75. 76. Distribution Channels: provides means of distributing events (typically one-to-many distribution, async)
    76. 77. Consumers: receive and act upon events (Applications, Systems, Data Stores, Business Processes, etc)
    77. 78. Intermediary Processing: rout / filter (raw events), produce (derived events). Consists of a number of building blocks (Agents) </li></ul></ul>Intermediary Processing Event Producers Event Consumers
    78. 79. Event Processing Agents Building Blocks for: Translation, Composition, Aggregation, Enrichment, Splitting, Projection, Pattern Detection, etc. Even Filtering Event Matching Event Derivation time time time
    79. 80. Event Processing Network (1) <ul><li>Network based on the core EP building blocks
    80. 81. Can be described as process flows such as Drools-Flow </li></ul>
    81. 82. Event Processing Network (2) <ul><li>Describing network building blocks with Drools-Flow bring good feature support to EP </li><ul><li>Custom work item handlers
    82. 83. Testing, debugging, monitoring (and self-monitoring/adapting)
    83. 84. Customizable and easily replaceable network parts
    84. 85. Integration with Human tasks </li></ul></ul>public class ErrorEventListener implements ProcessEventListener { public void afterNodeLeft(ProcessNodeLeftEvent event) { ksession .getWorkingMemoryEntryPoint( entryPointName ).insert(event); ... } declare ProcessNodeLeftEvent @role( event ) end rule &quot;Number of Cursor Rotations is above threshold&quot; when Number( nbProcesses : intValue > 5 ) from accumulate ( e: ProcessNodeLeftEvent( nodeInstance.nodeName == &quot;CursorRotationNode&quot; ) over window:size(10s), count(e) ) then drools.getWorkingMemory().getProcessInstance(ATDepartmentNotificationProcess).signalEvent( &quot;notify&quot; , &quot;cursor rotation threshold exceeded&quot; ); end
    85. 86. Event Processing - Context <ul><li>Specifies conditions on a group of events so they can be processed in related ways.
    86. 87. Events may/may not be relevant in certain contexts </li><ul><li>Example: Left-click command can only be issued over clickable objects on screen </li></ul><li>Types of contexts: </li><ul><li>Temporal: consists of time intervals and events within intervals
    87. 88. Spacial: takes account geospatial event info
    88. 89. State-oriented: depends on state of some external entity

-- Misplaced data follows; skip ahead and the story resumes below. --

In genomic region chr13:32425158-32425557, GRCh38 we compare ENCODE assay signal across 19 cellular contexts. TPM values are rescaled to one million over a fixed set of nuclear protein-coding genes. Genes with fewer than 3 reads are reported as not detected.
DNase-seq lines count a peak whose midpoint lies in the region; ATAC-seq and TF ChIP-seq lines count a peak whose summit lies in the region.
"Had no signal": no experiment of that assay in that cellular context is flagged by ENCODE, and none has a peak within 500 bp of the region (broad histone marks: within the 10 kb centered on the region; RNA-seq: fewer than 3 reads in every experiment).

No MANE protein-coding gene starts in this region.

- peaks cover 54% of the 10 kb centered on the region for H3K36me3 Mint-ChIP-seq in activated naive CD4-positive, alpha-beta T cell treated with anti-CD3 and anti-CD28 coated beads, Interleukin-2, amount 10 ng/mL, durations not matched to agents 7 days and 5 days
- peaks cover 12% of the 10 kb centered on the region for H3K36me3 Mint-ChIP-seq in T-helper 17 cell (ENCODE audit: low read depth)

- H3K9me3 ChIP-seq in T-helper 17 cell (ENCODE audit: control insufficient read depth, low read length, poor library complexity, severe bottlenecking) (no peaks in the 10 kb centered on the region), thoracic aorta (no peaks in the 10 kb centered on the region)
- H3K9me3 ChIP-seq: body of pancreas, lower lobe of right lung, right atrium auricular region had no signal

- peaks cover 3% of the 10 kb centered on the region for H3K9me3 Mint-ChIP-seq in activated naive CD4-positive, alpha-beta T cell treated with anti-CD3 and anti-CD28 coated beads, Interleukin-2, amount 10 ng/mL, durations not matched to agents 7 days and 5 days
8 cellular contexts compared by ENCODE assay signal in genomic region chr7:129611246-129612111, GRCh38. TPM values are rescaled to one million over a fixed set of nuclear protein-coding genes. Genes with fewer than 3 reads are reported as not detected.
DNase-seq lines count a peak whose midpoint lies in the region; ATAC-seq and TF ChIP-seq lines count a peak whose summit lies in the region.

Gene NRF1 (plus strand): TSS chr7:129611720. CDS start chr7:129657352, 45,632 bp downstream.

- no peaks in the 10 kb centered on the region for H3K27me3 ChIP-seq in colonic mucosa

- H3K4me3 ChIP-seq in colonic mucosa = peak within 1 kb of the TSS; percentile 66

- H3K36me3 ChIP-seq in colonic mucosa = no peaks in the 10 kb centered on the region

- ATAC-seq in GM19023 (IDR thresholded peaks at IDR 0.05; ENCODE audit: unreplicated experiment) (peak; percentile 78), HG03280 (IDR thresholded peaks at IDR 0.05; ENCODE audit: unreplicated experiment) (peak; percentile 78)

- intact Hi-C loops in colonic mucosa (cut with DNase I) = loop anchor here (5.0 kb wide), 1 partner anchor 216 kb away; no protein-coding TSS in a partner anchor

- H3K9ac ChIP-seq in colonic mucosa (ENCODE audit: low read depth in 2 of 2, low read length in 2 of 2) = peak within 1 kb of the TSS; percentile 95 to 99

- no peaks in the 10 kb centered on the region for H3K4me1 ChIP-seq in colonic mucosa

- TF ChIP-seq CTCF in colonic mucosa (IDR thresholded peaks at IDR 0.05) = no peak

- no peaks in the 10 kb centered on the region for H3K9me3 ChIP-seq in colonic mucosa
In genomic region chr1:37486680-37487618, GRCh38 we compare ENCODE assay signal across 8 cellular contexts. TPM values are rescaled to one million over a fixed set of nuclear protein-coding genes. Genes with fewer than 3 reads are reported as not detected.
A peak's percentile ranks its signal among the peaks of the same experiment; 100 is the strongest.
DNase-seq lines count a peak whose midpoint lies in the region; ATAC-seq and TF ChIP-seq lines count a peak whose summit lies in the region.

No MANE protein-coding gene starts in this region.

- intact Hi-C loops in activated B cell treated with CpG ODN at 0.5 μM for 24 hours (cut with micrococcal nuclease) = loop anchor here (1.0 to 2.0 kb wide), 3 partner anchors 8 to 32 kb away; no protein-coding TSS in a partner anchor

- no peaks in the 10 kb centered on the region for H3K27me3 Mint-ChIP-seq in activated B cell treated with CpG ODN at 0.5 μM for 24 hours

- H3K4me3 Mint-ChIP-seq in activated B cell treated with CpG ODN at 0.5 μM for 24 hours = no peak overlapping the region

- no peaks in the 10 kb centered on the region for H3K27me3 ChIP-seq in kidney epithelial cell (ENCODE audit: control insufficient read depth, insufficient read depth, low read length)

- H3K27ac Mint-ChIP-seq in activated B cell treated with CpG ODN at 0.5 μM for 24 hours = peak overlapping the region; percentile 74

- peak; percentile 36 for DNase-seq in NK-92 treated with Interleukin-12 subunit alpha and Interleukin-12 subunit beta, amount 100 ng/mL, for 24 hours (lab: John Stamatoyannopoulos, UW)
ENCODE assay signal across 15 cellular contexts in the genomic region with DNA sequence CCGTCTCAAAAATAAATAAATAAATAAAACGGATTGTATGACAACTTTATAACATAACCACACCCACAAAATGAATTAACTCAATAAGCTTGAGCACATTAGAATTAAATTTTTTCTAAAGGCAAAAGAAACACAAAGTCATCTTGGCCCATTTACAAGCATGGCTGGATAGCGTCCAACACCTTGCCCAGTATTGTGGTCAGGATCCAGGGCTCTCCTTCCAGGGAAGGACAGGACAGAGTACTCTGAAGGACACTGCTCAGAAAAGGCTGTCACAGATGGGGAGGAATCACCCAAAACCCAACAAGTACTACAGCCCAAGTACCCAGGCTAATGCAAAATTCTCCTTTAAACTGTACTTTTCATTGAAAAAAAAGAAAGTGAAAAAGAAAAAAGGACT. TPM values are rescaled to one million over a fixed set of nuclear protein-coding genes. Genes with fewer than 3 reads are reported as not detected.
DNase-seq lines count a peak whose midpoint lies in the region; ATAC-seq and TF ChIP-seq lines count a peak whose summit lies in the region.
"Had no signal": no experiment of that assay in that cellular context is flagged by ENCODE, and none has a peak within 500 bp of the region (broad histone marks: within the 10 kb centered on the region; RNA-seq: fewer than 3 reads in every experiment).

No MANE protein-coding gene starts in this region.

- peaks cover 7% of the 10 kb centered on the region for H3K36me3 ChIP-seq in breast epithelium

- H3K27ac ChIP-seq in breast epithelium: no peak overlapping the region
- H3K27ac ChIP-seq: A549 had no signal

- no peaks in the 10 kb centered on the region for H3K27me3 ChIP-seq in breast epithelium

89. 90. Segmentation-oriented: partitions events by their attribute values (for example age >= 35) </li></ul></ul>
    90. 91. Drools Fusion
    91. 92. Drools Fusion – Events (1) <ul><li>Representing Raw Events:
    92. 93. Creating Derived Events: </li></ul>declare Direction @role( event ) @timestamp( timestamp ) @expires( 1m ) end declare Strength @role( event ) @expires( 1m ) end declare DoubleClick @role( event ) direction : Direction strength : Strength delay : int end rule detectDoubleClick when $direction : Direction( ) from entry-point &quot;Raw-Direction-Stream&quot; ... $strength : Strength( ) from entry-point &quot;Raw-Strength-Stream&quot; ... then DoubleClick dc = new DoubleClick($direction, $strength, 0); entryPoints[ &quot;Cursor-Control-Endpoint-Stream&quot; ). insert (dc); end
    93. 94. Drools Fusion – Events (2) <ul><li>Absence of events in proper order:
    94. 95. Negative patterns, waiting for events to happen: </li></ul>declare Click @role( event ) @expires( 1m ) delay : int end declare Drag @role( event ) @expires( 1m ) direction : Direction strength : Strength delay : int end rule invalidDragMotion when $dragEvent : Drag( ) from entry-point &quot;Cursor-Control-Endpoint-Stream&quot; not ( Click( this before $dragEvent ) from entry-point &quot;Cursor-Control-Endpoint-Stream&quot; ) // click starts drag event then # notify user+system of invalid command ... end rule lenientDragMotion when $dragEvent : Drag( ) from entry-point &quot;Cursor-Control-Endpoint-Stream&quot; not ( Click( this before $dragEvent ) from entry-point &quot;Cursor-Control-Endpoint-Stream&quot; ) Click( this after[0s,5s] $dragEvent ) from entry-point &quot;Cursor-Control-Endpoint-Stream&quot; then # allow drag motion... ... end